PHNOM PENH, Cambodia (AP) — A judge in Cambodia on Thursday ordered the release on bail of five human rights workers who had been detained without trial for more than 13 months in a case connected to alleged wrongdoing by an opposition political leader. In a separate case, an appeals court upheld a seven-year prison sentence given to an opposition senator for comments on his Facebook page criticizing a 1979 border agreement with neighboring Vietnam.
Both cases are related to a concerted campaign by Prime Minister Hun Sen and his ruling Cambodian People’s Party to cripple opposition politicians by using the courts to get them into legal trouble, seen by many as a tactic to weaken their election chances. Cambodian courts are considered by many critics to be under the influence of the ruling party, an allegation they deny.
Nationwide local elections this month confirmed the dominance of Hun Sen’s party, but a strong showing by the opposition boosted its prospects for next year’s general election.
Hong Sok Hour, who had been a senator with the opposition Cambodia National Rescue Party, was found guilty in November 2015 of falsifying public documents, using fake documents and inciting chaos. He said he had merely reposted documents he found online that indicated that the government had ceded territory to neighboring Vietnam but his conclusion was based on inaccurate translations in the documents.
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The opposition party has repeatedly accused Vietnam of encroaching on Cambodian soil, a politically sensitive topic because many Cambodians harbor suspicions about their bigger eastern neighbor, their traditional enemy.
Sam Sokong, the lawyer for Hong Sok Hour, said that because of poor health, his client did not appear in court for the hearing that rejected his appeal.
The case of the so-called ADHOC 5, freed Thursday by the Phnom Penh Municipal Court, was involved with an attempt to discredit Kem Sokha, who had been deputy leader of the Cambodia National Rescue Party and is now its head. Recordings were leaked on the internet of alleged conversations that suggested he was engaged in at least one extramarital affair, with the woman in question denying, and then asserting, that the allegation was true.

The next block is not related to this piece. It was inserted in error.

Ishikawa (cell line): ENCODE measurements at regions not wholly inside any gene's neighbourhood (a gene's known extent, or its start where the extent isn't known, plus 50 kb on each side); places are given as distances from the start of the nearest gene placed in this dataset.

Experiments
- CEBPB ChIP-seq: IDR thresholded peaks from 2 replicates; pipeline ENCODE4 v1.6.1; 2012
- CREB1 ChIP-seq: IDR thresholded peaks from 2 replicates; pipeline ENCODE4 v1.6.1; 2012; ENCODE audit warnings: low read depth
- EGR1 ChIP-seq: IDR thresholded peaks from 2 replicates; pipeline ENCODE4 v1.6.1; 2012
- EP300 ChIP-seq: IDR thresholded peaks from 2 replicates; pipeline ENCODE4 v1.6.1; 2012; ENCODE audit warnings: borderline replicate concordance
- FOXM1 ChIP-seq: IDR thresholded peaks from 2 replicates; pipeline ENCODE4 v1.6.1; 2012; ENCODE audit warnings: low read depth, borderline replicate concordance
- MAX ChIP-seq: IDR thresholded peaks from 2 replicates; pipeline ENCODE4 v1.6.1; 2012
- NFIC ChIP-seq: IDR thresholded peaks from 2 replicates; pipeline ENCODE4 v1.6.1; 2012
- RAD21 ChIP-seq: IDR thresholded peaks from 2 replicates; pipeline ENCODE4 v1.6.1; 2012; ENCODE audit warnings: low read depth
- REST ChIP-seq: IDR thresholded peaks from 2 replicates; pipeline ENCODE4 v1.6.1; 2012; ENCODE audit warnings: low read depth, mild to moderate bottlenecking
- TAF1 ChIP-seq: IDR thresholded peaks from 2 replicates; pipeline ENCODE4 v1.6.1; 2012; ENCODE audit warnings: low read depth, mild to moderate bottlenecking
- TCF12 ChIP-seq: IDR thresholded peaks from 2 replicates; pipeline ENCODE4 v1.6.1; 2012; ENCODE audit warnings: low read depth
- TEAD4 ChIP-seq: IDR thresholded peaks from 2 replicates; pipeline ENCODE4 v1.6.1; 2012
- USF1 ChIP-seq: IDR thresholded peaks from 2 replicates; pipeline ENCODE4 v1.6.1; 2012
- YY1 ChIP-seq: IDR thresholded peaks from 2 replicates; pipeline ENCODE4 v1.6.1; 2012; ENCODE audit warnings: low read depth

The five — four current members of ADHOC and a National Election Committee member who formerly worked at the organization — were accused of trying to bribe the woman into reversing her testimony again to exonerate Kem Sokha, who was facing defamation cases related to the affair. He was eventually pardoned.
The extended pre-trial detention of the five drew sharp criticism from the United States, the European Union, U.N. agencies and independent human rights groups. It was widely seen as an attempt not just to damage Kem Sokha, but also to intimidate private groups that are critical of the government.
“They have been subjected to a never-ending nightmare of deliberate delays and political manipulation of the judicial system designed to punish them, and intimidate civil society to stifle any criticism of the government,” New York-based Human Rights Watch and FORUM-ASIA, a network of human rights organizations, said in April.
Hun Sen has been in power for three decades, and while Cambodia is formally democratic, his government is authoritarian and known for intimidating opponents.
Sam Rainsy, the former top leader of the Cambodia National Rescue Party, was also the target of legal persecution. He was found guilty in absentia of conspiracy to incite chaos and using and falsifying public documents after the material that Hong Sok Hour had put online was also posted on his Facebook page.
Sam Rainsy was eventually forced to resign from his party this year because his legal troubles put it at risk of dissolution under a new law.